Couple moves Kerala High Court challenging 30-day waiting period under Special Marriage Act

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A petition has been filed before the Kerala High Court challenging the provision under the Special Marriage Act, 1954 (Act) which mandates a 30-day waiting period for registration of marriage after submission of notice of the intended marriage.

The plea moved by a couple said that Section 5 of the Act prescribing the 30-day period is unconstitutional, arbitrary, discriminatory and violative of Articles 14 and 21 of the Constitution.

The couple had submitted the notice of their intended marriage under Section 5 of the SMA on January 5 this year to the respondent marriage officer.

Since one half of the couple has to return to Muscat for work on January 24, they approached the Court seeking directions to the marriage officer to conduct an enquiry on the notice as per Section 8 of the Act within 2 days without waiting for 30 days and register the marriage before January 23.

After hearing the matter today, Justice VG Arun said that he would pass orders on Thursday, January 19.

He opined that the issues raised by the petitioners require consideration by the Court. However, he concurred with the respondents that this is not a matter where an interim order can be passed without holding substantial hearings.

In their plea, the petitioner-couple contended that the 30-day notice period under Section 5 of the Act is only directory and not mandatory in nature. Therefore, they argued that it cannot be held as mandatory as the Allahabad High Court did in its 2020 judgment in Safiya Sultana through husband Abhishek Kumar Pandy & Anr. v State of UP.

It was pointed out that the only purpose of notice of intended marriage is to enable any person to object to the marriage on the ground that the marriage would contravene any of the conditions mentioned in Section 4 of the Act.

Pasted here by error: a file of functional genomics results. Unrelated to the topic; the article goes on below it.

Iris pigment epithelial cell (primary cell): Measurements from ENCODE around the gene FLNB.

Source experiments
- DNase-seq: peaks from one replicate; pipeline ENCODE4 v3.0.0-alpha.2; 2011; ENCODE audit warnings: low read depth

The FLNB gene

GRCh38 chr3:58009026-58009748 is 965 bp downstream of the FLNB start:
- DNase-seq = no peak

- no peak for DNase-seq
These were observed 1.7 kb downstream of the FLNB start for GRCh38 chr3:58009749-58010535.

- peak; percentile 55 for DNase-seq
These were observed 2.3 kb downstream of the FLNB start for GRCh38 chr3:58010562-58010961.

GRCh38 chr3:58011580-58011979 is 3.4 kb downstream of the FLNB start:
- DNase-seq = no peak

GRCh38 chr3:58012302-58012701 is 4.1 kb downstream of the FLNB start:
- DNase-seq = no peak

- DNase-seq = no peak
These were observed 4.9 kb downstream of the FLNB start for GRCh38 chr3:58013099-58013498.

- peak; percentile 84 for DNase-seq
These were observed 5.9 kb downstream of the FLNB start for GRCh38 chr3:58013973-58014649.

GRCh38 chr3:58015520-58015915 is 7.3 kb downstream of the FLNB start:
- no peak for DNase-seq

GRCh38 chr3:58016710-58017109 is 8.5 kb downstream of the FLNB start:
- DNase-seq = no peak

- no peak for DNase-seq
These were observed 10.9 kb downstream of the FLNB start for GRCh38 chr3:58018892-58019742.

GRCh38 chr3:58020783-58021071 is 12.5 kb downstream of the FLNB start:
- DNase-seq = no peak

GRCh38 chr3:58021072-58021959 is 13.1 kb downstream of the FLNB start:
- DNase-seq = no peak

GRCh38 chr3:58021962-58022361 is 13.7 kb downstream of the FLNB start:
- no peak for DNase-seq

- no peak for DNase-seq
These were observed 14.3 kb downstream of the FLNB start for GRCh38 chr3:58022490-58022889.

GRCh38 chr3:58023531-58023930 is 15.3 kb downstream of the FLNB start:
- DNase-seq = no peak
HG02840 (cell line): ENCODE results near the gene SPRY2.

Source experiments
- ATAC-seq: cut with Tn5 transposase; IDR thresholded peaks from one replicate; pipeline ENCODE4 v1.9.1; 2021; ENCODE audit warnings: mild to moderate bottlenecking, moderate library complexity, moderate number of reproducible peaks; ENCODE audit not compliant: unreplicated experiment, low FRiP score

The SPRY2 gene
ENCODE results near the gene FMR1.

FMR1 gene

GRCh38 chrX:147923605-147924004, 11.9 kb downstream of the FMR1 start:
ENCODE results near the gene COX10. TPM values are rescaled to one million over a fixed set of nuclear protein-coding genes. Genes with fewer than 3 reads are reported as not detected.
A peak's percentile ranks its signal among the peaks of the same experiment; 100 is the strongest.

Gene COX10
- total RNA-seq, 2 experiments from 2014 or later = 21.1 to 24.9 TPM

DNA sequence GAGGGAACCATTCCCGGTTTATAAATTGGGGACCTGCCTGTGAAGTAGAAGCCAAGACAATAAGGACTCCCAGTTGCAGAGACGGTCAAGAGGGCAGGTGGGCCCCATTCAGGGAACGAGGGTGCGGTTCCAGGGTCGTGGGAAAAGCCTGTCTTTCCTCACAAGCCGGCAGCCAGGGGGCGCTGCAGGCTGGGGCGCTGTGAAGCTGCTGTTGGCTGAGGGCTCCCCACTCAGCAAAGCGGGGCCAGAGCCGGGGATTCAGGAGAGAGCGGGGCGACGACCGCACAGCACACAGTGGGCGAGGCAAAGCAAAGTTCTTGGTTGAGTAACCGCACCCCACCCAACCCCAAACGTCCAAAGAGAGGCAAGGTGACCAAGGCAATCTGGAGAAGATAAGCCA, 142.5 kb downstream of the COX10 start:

However, since any such contraventions can be ascertained by other means or by conducting an enquiry as provided under Section 8, the petitioners argued that there is no justification in waiting for 30 days calling for objections from the public.

“Such a time restriction for marriage depending on third party objections is archaic and unreasonable and volative of Articles 14 and 21,” the plea stated.

Further, the petitioners submitted that the Act itself contains checks and balances for false details under Sections 44 and 45 which prescribe the punishment under the Indian Penal Code for bigamy or signing false declarations.

According to the petitioner, the 30-day waiting period casts an unreasonable restriction on one’s right to marriage and right to choose a partner as well as the rights to privacy, liberty, free will and consent which are facets of Article 21.

The petitioners also argued that the intention of the legislature while designing the statute was to make the 30-day period a directory provision.

In this regard, it was pointed out that when the statute was enacted in 1954, technological advancements especially in communication were not as developed as they are now.

“The advancement of technology, facilities of easy enquiry and change in social conditions are relevant for interpretation of the provisions. It would be unreasonable to force the present generation living with current advancements to follow the norms and period adopted by earlier generations due to conditions prevailing then,” the plea said.

It was also submitted that the 30-day period can be waived by the Court and the petitioners pressed for the same to be done in their case.

The petitioners were represented by advocates KM Firoz and Geo Paul.

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